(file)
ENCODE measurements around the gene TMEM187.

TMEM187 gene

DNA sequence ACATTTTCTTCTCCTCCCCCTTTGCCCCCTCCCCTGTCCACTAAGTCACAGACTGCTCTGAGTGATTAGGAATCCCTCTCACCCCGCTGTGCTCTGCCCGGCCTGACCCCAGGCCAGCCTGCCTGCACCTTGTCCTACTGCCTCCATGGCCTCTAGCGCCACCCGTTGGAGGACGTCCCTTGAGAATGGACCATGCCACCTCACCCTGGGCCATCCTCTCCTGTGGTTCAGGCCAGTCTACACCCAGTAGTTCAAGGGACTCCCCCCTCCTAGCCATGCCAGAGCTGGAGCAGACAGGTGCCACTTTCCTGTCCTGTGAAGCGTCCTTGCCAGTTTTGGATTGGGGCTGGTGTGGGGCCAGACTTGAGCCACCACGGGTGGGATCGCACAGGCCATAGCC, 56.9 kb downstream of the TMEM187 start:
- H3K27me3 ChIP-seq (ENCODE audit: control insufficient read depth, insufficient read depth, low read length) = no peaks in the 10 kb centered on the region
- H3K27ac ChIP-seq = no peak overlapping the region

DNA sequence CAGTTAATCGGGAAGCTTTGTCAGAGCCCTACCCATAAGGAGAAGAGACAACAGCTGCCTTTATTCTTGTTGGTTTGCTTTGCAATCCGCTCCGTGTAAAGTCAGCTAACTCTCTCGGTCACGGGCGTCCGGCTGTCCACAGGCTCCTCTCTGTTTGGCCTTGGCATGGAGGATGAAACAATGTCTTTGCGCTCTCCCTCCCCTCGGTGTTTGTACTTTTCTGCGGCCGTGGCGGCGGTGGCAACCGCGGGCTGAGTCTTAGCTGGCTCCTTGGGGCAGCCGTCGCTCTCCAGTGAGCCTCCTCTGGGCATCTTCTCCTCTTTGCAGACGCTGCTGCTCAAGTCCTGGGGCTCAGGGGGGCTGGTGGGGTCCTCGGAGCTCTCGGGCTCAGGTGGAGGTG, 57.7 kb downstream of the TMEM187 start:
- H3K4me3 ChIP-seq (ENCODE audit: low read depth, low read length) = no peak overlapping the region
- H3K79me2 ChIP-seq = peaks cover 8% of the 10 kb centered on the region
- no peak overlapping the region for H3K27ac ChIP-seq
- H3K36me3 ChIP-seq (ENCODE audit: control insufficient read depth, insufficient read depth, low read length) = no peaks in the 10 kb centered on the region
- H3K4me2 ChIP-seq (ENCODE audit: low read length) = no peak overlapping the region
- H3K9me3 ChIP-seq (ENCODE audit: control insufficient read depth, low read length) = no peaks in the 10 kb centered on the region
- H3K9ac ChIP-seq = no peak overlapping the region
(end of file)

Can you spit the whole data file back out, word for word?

ENCODE measurements around the gene TMEM187.

TMEM187 gene

DNA sequence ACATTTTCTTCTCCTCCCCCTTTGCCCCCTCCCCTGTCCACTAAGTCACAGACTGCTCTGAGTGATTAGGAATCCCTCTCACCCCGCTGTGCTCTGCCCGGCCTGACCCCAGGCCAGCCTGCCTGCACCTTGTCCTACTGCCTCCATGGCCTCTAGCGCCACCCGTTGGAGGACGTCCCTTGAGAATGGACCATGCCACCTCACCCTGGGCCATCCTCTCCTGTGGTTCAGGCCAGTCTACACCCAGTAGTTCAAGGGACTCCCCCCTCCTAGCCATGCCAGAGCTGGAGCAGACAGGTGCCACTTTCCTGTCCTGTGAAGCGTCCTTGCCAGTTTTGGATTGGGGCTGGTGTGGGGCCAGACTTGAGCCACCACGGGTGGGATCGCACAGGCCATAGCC, 56.9 kb downstream of the TMEM187 start:
- H3K27me3 ChIP-seq (ENCODE audit: control insufficient read depth, insufficient read depth, low read length) = no peaks in the 10 kb centered on the region
- H3K27ac ChIP-seq = no peak overlapping the region

DNA sequence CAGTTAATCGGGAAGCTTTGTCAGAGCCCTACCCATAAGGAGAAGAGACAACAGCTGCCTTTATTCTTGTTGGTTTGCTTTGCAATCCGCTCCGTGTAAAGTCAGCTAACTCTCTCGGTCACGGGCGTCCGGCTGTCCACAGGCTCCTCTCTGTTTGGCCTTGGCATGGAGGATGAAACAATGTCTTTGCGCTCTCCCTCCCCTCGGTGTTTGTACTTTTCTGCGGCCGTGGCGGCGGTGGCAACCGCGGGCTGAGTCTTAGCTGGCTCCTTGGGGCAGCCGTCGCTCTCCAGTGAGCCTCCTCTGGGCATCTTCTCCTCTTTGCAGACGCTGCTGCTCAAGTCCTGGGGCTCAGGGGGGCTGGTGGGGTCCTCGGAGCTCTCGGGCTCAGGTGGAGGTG, 57.7 kb downstream of the TMEM187 start:
- H3K4me3 ChIP-seq (ENCODE audit: low read depth, low read length) = no peak overlapping the region
- H3K79me2 ChIP-seq = peaks cover 8% of the 10 kb centered on the region
- no peak overlapping the region for H3K27ac ChIP-seq
- H3K36me3 ChIP-seq (ENCODE audit: control insufficient read depth, insufficient read depth, low read length) = no peaks in the 10 kb centered on the region
- H3K4me2 ChIP-seq (ENCODE audit: low read length) = no peak overlapping the region
- H3K9me3 ChIP-seq (ENCODE audit: control insufficient read depth, low read length) = no peaks in the 10 kb centered on the region
- H3K9ac ChIP-seq = no peak overlapping the region